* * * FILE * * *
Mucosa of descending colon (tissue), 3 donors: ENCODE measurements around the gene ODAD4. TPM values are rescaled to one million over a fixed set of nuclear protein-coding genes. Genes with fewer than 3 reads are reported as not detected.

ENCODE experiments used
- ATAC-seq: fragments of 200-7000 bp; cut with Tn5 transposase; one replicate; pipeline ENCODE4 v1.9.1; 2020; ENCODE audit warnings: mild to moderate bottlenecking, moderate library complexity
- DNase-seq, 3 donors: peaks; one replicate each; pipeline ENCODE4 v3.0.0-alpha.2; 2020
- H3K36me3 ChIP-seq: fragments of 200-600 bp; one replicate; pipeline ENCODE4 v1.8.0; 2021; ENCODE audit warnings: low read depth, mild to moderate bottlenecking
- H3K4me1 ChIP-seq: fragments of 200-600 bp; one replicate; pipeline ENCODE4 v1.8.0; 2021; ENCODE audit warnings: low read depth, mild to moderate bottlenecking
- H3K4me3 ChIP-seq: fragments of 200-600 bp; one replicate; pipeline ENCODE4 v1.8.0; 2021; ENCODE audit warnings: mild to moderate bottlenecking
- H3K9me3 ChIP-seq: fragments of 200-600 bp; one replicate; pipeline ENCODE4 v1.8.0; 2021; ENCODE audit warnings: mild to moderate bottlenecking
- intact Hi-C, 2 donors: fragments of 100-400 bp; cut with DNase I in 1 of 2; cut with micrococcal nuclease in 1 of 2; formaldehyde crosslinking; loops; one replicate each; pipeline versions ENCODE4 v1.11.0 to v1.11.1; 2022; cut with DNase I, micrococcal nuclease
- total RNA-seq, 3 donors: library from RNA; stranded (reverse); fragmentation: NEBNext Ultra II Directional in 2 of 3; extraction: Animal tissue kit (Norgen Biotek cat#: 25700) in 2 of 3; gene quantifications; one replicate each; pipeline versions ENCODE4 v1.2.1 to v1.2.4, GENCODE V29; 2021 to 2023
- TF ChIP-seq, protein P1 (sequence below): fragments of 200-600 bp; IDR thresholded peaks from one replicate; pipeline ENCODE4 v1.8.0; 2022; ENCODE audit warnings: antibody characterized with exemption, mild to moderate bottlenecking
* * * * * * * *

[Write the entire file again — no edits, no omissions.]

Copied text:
Mucosa of descending colon (tissue), 3 donors: ENCODE measurements around the gene ODAD4. TPM values are rescaled to one million over a fixed set of nuclear protein-coding genes. Genes with fewer than 3 reads are reported as not detected.

ENCODE experiments used
- ATAC-seq: fragments of 200-7000 bp; cut with Tn5 transposase; one replicate; pipeline ENCODE4 v1.9.1; 2020; ENCODE audit warnings: mild to moderate bottlenecking, moderate library complexity
- DNase-seq, 3 donors: peaks; one replicate each; pipeline ENCODE4 v3.0.0-alpha.2; 2020
- H3K36me3 ChIP-seq: fragments of 200-600 bp; one replicate; pipeline ENCODE4 v1.8.0; 2021; ENCODE audit warnings: low read depth, mild to moderate bottlenecking
- H3K4me1 ChIP-seq: fragments of 200-600 bp; one replicate; pipeline ENCODE4 v1.8.0; 2021; ENCODE audit warnings: low read depth, mild to moderate bottlenecking
- H3K4me3 ChIP-seq: fragments of 200-600 bp; one replicate; pipeline ENCODE4 v1.8.0; 2021; ENCODE audit warnings: mild to moderate bottlenecking
- H3K9me3 ChIP-seq: fragments of 200-600 bp; one replicate; pipeline ENCODE4 v1.8.0; 2021; ENCODE audit warnings: mild to moderate bottlenecking
- intact Hi-C, 2 donors: fragments of 100-400 bp; cut with DNase I in 1 of 2; cut with micrococcal nuclease in 1 of 2; formaldehyde crosslinking; loops; one replicate each; pipeline versions ENCODE4 v1.11.0 to v1.11.1; 2022; cut with DNase I, micrococcal nuclease
- total RNA-seq, 3 donors: library from RNA; stranded (reverse); fragmentation: NEBNext Ultra II Directional in 2 of 3; extraction: Animal tissue kit (Norgen Biotek cat#: 25700) in 2 of 3; gene quantifications; one replicate each; pipeline versions ENCODE4 v1.2.1 to v1.2.4, GENCODE V29; 2021 to 2023
- TF ChIP-seq, protein P1 (sequence below): fragments of 200-600 bp; IDR thresholded peaks from one replicate; pipeline ENCODE4 v1.8.0; 2022; ENCODE audit warnings: antibody characterized with exemption, mild to moderate bottlenecking